Corporate governance is a decision-making structure or process that monitors and controls firms and their managements in order to achieve firms' goals. The efficiency of this corporate governance depends on controlling agency problems that occur between managers and owners, shareholders, and creditors. However, managers have many incentives to control their reported earnings such as compensation, debt covenant, or avoiding loss, even though it may sacrifice shareholder's wealth. Managers could achieve target earnings by making accounting choices among Generally Accepted Accounting Principles (GAAP) and/or by making operating decisions in response to circumstances as they arise. Recent studies report that managers prefer to use real operating decisions, such as delaying a new project or reducing expenses, to control earnings, rather than to use abnormal accruals (Graham et al. 2005). These preferences seem to have become more prevalent since the SOX Act came into force because management arbitrary decisions are more difficult to detect which are protected by 'business judgment rule' while abnormal accruals are easy to detect.
If corporate governance, in the form of such bodies as the board of directors or audit committee, is effective, then managers' discretionary accounting choices and arbitrary operational/investment decisions could both be reduced. Earlier studies show that earnings management through accounting accruals is influenced by corporate governance and identify some of the factors that are significant in constraining it. However, there is no study that examines the relationship between corporate governance and the management of earnings via real operating decisions (henceforth, real activity). The imposition of constraints on manager's real operating decisions or investment decisions by corporate governance entails that the control rights that shareholders and creditors confer on managers are effectively reduced, with the consequence that firms' future value will not be damaged by a manager's private interests.
This paper examines the role of corporate governance in the context of real activity-based earnings management. We focus on board characteristics and consider three kinds of real activity-based earnings management: aggressive sales promotions, overproduction, and cutting discretionary expenses at either the individual or aggregate level. In order to examine contextual analysis, we examine the relationships between corporate governance and real activity based earnings management when the committee operates inside a firm or when firms incur a loss. For the test of the robustness of our findings, a corporate governance index and control for endogenous variables are used. Both OLS and 2SLS regressions were employed to examine the associations between corporate governance and a firm's real activity-based earnings management.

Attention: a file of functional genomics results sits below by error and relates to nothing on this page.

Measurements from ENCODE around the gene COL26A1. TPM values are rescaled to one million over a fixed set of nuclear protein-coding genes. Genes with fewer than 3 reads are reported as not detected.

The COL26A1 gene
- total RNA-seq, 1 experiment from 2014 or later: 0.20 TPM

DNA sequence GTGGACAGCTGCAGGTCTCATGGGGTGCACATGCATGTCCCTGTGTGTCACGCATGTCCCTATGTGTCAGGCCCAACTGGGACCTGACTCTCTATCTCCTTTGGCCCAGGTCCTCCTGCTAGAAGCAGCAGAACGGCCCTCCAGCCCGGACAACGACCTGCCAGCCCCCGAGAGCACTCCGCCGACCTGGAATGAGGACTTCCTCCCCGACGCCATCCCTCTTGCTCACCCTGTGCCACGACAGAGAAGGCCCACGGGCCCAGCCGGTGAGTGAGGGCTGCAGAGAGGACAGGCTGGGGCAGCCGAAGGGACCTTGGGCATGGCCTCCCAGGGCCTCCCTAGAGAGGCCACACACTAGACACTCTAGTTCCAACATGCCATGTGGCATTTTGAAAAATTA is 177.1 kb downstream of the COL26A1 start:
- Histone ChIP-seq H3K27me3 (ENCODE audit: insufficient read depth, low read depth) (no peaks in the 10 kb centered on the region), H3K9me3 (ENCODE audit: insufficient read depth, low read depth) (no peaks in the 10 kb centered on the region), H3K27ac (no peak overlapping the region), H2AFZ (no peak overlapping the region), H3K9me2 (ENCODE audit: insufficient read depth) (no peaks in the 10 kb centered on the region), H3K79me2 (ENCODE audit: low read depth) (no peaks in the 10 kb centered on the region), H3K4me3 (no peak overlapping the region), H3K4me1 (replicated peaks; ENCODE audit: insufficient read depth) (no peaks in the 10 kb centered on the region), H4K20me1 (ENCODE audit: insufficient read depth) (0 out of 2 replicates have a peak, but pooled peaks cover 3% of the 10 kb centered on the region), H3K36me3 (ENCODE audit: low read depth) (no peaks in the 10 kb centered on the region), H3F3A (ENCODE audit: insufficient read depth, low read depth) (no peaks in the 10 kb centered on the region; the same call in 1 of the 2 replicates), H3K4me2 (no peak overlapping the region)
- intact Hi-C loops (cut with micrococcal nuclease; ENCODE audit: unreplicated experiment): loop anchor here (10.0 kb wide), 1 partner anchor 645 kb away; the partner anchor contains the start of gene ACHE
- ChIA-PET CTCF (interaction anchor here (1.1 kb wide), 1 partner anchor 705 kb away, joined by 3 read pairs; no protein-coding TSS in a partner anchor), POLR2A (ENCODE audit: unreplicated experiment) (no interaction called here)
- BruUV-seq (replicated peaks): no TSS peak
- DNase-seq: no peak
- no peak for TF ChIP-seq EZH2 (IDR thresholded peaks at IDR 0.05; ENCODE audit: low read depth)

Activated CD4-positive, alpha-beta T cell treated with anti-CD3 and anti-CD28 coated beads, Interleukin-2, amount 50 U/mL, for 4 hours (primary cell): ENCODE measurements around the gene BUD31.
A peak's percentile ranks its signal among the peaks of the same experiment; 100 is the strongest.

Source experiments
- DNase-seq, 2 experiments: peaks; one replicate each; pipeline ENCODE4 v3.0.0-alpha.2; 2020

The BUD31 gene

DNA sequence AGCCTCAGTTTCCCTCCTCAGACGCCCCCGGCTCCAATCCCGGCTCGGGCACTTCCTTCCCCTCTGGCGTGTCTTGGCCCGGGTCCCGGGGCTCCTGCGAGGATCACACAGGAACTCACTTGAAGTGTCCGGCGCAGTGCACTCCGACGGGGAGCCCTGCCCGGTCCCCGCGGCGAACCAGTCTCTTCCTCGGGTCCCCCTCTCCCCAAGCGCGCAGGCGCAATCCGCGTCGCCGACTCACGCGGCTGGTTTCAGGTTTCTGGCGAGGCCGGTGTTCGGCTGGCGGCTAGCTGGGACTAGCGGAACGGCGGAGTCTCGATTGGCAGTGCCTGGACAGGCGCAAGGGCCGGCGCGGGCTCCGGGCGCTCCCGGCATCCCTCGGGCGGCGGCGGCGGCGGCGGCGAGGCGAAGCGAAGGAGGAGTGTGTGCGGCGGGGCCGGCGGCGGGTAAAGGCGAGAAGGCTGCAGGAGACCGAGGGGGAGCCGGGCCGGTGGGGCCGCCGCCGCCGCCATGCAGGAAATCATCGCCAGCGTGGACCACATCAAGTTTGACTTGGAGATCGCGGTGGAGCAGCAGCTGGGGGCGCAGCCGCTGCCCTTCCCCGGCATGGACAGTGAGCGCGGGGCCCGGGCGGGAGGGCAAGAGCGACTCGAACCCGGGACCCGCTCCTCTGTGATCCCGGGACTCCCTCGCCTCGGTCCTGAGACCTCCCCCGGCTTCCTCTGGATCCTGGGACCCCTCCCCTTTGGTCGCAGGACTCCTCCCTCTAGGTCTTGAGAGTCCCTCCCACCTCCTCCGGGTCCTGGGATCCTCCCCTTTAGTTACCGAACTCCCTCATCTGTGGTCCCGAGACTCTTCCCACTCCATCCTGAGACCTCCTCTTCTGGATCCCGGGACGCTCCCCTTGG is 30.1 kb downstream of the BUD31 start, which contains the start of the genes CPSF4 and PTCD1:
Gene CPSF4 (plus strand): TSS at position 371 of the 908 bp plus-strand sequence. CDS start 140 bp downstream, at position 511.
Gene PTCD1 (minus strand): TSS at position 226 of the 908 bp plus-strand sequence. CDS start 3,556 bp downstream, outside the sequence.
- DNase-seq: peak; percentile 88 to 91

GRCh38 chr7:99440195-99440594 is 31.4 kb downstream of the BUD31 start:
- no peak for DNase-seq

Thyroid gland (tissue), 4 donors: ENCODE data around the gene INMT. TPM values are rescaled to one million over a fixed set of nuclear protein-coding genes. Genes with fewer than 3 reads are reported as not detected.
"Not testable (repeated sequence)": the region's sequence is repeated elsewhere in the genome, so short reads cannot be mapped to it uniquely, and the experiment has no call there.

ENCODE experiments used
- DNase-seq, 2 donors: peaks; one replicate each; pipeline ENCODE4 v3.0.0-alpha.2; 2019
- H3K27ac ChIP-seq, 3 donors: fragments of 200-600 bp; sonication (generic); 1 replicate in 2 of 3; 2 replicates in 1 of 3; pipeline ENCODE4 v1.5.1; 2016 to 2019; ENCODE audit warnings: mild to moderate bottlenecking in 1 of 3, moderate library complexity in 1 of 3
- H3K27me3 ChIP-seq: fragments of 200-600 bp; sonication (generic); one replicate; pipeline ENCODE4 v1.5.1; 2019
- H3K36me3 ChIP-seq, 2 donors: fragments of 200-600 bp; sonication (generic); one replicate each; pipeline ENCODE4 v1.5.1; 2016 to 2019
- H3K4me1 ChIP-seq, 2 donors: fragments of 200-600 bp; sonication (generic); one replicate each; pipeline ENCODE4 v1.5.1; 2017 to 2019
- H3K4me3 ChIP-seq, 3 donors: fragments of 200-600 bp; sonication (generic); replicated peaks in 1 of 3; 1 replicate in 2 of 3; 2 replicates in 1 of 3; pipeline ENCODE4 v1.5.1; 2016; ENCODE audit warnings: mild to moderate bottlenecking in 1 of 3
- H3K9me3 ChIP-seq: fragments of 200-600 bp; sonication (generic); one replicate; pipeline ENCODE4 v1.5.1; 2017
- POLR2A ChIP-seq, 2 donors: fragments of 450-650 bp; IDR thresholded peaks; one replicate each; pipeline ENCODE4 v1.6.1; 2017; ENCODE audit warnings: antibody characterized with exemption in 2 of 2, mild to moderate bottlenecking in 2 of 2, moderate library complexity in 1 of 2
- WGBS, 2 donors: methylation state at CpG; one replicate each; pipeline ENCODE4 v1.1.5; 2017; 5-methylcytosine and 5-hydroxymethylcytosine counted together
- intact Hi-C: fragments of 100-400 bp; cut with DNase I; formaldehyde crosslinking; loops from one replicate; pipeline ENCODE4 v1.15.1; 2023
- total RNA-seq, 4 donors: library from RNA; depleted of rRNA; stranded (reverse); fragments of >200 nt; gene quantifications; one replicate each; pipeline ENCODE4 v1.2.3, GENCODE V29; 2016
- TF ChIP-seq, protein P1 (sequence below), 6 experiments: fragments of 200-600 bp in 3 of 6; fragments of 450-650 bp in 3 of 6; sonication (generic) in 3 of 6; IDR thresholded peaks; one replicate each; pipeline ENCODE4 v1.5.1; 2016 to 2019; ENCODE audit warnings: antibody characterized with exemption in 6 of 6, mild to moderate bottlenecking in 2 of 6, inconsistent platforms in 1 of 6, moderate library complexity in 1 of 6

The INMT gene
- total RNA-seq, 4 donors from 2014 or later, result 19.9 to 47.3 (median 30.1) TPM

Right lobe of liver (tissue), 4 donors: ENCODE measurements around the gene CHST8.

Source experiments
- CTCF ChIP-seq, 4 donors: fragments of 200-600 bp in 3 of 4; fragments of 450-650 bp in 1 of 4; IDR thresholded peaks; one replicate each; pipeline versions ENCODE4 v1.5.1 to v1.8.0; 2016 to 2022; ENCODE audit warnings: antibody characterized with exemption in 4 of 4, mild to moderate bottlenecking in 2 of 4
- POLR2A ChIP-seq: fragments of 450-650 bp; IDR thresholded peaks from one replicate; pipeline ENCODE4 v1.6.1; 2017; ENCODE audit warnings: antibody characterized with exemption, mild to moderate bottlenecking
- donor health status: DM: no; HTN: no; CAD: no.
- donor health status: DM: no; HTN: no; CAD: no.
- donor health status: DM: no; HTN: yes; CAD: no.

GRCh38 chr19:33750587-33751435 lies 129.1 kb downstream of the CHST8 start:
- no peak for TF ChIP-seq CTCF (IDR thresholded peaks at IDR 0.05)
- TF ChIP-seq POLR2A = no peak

The empirical results show that overall real activity-based earnings management is reduced when the board of directors is either independent or large. Overproducing or cutting discretionary expenses is reduced as the size of the board increases, and aggressive sales or overproducing is reduced as the number of outside directors on the board increases. In the case of firms that have an internal audit committee, these results are more pronounced at aggregate levels, whereas it seems that the corporate governance of firms that have made a loss does not influence manager's real operational decisions incrementally. The findings are the same when we use a corporate governance index and when we control for endogenous problems among variables. Finally, we find that strong corporate governance reduces real activity based earnings management.
The study reported herein differs from previous studies in that it examines the relationships between corporate governance and real activity-based earnings management, whereas previously, corporate governance has been examined exclusively with regard to accrual-based earnings management (Klien 2002; Xie et al. …